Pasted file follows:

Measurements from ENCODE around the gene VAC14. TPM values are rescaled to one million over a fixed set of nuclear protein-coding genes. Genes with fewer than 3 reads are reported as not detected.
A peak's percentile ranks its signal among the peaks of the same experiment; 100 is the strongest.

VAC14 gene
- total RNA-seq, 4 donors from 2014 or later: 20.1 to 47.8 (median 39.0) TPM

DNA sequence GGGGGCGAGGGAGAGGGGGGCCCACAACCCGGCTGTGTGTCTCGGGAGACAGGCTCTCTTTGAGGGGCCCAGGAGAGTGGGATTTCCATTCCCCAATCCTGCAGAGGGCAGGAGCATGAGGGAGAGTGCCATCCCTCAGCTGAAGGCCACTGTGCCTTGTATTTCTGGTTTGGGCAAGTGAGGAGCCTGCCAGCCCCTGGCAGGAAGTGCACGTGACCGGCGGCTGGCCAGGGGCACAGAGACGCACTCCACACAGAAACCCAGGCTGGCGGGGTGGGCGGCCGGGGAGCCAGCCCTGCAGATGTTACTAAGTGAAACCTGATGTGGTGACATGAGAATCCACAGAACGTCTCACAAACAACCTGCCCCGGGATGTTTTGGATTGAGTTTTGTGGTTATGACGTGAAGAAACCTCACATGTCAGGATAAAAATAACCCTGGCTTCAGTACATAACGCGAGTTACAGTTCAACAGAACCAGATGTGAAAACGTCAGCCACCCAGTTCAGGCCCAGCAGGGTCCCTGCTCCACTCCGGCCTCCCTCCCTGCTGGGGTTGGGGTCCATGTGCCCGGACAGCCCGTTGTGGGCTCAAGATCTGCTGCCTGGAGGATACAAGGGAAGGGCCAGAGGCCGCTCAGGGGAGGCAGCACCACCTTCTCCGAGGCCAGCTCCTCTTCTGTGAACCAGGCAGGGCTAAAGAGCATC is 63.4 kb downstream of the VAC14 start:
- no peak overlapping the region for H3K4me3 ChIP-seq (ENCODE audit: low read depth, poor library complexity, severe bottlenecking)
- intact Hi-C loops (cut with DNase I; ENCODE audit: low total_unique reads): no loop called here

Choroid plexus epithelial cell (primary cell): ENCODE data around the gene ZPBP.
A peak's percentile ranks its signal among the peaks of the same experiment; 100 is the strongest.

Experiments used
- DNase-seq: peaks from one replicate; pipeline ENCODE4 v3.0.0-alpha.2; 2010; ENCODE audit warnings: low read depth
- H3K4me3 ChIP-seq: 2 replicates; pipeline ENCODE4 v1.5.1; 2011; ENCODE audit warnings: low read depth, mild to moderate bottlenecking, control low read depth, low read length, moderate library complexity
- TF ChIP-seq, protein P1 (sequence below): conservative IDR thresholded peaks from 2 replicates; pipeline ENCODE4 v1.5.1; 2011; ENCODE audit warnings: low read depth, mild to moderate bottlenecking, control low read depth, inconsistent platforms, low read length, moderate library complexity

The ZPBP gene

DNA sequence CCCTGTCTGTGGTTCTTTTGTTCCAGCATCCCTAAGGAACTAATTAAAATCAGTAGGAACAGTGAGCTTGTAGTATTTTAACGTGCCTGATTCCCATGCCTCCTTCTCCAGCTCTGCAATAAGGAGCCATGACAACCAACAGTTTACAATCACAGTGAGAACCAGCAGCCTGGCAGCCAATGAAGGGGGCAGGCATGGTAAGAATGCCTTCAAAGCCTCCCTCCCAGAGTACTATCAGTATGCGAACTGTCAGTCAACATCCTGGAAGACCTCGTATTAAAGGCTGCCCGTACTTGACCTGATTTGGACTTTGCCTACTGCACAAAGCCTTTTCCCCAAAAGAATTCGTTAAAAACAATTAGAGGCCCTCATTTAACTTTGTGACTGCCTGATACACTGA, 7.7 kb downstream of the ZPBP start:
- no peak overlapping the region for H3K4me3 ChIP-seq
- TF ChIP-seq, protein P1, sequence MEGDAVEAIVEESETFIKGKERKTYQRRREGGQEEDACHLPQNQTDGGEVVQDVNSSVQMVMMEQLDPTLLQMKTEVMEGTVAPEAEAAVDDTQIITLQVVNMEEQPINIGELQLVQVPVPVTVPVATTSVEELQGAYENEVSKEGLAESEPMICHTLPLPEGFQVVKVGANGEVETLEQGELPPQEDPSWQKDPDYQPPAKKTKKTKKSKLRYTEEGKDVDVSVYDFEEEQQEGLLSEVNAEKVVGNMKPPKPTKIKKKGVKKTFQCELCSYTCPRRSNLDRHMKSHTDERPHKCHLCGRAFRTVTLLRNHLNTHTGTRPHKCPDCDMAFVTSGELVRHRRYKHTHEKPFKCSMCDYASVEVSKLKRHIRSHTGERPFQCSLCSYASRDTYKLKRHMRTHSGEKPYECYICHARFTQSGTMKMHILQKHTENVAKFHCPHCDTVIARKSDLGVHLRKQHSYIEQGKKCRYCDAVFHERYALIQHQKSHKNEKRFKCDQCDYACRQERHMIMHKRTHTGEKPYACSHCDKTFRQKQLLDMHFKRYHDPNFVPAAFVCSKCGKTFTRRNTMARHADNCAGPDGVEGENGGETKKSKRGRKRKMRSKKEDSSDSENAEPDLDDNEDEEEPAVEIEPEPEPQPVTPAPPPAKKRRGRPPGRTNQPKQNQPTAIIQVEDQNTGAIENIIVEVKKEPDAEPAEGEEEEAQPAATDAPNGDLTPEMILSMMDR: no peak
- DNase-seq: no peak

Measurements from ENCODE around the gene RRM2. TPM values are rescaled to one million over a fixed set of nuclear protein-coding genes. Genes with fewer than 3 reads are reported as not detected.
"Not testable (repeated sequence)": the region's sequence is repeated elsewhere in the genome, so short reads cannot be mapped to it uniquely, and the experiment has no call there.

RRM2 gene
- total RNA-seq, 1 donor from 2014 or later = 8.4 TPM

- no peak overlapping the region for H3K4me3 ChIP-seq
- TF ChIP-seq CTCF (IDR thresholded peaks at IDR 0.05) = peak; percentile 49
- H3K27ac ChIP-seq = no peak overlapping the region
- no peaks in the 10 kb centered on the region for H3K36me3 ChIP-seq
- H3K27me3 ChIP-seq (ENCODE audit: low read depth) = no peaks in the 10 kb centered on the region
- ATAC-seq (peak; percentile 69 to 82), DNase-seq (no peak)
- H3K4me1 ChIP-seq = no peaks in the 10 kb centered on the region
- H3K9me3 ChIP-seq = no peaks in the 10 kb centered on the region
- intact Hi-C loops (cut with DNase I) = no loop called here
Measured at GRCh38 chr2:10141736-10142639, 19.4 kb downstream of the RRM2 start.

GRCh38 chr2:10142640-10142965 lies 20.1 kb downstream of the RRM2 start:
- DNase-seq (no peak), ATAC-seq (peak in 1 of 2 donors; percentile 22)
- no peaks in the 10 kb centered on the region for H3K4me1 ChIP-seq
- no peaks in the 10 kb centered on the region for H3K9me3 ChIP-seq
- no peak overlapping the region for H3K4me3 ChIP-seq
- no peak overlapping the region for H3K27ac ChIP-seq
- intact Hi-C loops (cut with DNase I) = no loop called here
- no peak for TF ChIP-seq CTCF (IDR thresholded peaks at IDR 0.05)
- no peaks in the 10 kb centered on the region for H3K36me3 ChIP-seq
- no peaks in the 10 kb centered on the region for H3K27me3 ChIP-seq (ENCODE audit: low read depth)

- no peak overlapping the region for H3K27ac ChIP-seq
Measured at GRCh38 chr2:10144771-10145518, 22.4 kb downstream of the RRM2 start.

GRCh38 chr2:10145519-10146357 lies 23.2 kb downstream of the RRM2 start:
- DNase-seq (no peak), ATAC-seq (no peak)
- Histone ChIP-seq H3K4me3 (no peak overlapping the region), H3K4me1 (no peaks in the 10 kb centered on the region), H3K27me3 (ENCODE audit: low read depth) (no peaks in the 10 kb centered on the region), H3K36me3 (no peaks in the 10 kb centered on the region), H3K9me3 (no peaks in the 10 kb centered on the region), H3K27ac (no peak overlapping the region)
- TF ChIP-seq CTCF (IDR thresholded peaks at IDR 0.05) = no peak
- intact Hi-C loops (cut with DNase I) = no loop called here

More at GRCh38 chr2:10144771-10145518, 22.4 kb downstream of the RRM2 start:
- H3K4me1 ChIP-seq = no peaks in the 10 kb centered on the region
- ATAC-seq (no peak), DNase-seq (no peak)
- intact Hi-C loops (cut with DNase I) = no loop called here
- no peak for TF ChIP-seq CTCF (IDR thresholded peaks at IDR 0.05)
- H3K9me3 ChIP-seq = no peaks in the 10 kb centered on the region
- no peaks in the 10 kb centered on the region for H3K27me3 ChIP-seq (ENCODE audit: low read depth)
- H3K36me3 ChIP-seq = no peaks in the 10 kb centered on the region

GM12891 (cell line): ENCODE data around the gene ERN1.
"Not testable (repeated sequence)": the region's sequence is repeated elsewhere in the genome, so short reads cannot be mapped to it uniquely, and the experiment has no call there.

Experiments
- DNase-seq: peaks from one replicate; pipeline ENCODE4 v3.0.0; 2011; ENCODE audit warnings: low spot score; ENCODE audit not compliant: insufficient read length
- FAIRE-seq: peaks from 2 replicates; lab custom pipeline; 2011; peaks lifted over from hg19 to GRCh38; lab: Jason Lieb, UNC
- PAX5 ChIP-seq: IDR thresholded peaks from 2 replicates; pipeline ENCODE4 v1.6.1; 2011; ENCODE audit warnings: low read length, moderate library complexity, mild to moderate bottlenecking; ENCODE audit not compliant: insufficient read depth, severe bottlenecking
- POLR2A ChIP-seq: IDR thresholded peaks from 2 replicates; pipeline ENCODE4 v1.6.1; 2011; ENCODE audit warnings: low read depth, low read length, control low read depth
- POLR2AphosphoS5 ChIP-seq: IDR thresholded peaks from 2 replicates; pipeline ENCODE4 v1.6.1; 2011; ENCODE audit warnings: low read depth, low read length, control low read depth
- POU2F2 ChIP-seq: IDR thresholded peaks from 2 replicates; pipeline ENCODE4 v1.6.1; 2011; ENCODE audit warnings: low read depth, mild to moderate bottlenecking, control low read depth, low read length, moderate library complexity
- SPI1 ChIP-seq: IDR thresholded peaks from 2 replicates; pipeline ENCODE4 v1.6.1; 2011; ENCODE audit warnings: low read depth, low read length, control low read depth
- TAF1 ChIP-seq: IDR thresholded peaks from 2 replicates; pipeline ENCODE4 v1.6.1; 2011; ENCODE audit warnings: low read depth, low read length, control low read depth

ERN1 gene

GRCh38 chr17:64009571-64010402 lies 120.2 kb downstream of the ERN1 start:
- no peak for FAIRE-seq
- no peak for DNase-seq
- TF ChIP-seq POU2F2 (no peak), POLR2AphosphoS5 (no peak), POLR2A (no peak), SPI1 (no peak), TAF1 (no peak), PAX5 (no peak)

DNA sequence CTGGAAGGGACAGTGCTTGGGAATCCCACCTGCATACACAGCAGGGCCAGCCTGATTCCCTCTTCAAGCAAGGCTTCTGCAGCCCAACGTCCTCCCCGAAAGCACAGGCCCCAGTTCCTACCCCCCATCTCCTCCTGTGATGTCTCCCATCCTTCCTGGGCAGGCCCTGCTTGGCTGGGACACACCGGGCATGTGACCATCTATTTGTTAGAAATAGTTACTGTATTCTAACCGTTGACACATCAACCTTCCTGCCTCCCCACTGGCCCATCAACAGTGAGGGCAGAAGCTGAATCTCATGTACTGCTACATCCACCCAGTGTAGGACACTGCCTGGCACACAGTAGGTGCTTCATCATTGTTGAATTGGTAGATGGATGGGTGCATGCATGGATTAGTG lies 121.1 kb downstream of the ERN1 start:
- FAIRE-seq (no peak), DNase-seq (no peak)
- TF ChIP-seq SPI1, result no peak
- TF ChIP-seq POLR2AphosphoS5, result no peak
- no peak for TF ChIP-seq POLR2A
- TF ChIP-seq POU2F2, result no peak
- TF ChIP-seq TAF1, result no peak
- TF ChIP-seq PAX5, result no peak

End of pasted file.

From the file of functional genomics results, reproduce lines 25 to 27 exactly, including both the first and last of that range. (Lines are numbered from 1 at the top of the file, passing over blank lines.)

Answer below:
- H3K27ac ChIP-seq = no peak overlapping the region
- no peaks in the 10 kb centered on the region for H3K36me3 ChIP-seq
- H3K27me3 ChIP-seq (ENCODE audit: low read depth) = no peaks in the 10 kb centered on the region